Nice summary. I've tried GitHub sponsors myself, and so far have one sponsor (which I'm thankful for!) for Open Source contributions that I know is used by hundreds of large companies.

After reading a blog post on that subject yesterday evening, I just wrote an article about the idea of integrating a Sponsorware approach into

jcolag profile image
John Colagioia (he/him)

The big problem I see in the (important, no matter how pessimistic I sound) conversation around Open Source Sustainability is the "build it and they will come" mentality, the idea that, if we write useful code and make it available under licenses that allow big companies to yank it behind a paywall, they're going to finally realize their obligation to the community and Open Source developers around the world will be sitting on fortunes for their altruism.

The reality is that the big companies might hire a couple of developers to get what they want without training someone on their team. But after thirty years of explaining to lawyers that the BSD/MIT-type licenses mean that they can pretend their programmers wrote the code and not need to issue a purchase order, they're not going to spend money on software everybody can get for free.

That's one of the reasons I've become a copyleft hard-liner, even though I'm not producing anything important: If you want to pretend the code is yours or if you want to make changes that don't get pushed back to me, you need to negotiate with me for your own license. Otherwise, you're constrained by the AGPL, because I'm not interested in working for Apple without a salary...and probably not with a salary, either.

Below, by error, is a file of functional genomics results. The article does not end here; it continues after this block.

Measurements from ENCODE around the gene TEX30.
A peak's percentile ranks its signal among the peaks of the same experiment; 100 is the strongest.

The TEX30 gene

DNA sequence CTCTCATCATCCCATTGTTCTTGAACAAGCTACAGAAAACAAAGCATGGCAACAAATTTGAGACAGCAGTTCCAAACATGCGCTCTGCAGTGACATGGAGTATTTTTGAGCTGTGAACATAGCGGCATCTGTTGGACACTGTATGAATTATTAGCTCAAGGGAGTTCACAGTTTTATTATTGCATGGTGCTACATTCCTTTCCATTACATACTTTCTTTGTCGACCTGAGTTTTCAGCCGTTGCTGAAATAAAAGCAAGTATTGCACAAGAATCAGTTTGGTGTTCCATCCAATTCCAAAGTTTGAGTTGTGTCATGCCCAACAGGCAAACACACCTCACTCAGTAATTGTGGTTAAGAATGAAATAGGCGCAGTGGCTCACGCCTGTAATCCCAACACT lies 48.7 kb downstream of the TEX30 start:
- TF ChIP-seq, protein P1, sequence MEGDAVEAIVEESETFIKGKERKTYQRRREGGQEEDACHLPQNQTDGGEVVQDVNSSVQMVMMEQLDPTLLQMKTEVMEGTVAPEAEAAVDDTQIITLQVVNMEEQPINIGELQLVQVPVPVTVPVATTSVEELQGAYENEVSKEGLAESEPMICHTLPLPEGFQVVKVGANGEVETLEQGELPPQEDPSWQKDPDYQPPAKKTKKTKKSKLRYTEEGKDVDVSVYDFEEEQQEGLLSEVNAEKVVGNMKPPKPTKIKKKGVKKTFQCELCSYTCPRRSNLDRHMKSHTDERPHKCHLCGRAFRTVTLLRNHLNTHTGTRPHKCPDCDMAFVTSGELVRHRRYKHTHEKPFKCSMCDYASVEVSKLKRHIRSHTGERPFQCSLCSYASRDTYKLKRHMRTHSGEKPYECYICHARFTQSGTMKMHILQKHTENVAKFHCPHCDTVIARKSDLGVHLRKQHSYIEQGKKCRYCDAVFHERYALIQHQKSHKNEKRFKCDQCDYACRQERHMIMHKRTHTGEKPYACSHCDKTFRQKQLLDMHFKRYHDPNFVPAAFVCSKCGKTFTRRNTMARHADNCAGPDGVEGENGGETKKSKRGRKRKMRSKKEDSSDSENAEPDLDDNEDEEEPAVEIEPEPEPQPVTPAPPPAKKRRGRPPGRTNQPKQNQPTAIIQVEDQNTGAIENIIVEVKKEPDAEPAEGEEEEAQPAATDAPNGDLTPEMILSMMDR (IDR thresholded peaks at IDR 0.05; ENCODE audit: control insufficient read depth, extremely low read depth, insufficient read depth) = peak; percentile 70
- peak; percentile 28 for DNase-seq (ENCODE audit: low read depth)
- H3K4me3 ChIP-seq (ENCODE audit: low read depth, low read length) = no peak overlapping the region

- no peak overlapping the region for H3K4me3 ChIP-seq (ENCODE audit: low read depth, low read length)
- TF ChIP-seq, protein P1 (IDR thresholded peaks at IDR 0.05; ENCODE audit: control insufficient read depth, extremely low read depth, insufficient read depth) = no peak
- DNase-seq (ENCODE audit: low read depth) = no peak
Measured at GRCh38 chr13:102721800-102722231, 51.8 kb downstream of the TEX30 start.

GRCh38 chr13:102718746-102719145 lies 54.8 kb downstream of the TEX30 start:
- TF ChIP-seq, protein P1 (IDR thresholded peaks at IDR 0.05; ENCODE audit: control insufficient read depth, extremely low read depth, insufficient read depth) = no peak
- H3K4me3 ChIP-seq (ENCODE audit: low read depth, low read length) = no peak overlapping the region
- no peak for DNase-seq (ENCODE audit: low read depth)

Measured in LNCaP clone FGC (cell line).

I keep wondering, though, if the flaw in "sustainability" is in assuming that it needs to focus on money. Don't get me wrong. Money is important to things like not starving. But in insisting that a sustainable system is a well-funded system where people quit their jobs, it seems like people are just creating companies that require design, marketing, sales, support, and accounting, leading the founders to burn out from the strain of trying to get money from other Open Source projects (the most likely entities to appreciate the work) to, in part, pay other Open Source projects.

I don't know. It often feels like we confuse hobbyist Open Source with "follow your dreams (and live off your savings)" Open Source and (worse) commodify your complements Open Source, and the result is a twisted mess where people are trying to figure out what's stopping the Big Five (Amazon, Apple, Facebook, Google, and Microsoft) from showering us all with money, since they all love Open Source.

Unfortunately, I don't have any legitimate solutions, beyond the deeply unsatisfying, "get a job, Hippie" accidentally implied by my rambling...

wolverineks profile image
Kevin Sullivan

Are there currently any attempts at a spotify model?

sarajohn profile image

Your post is very informative and good suggestions :)

montogeek profile image
Fernando Montoya

Thanks Erik for this post!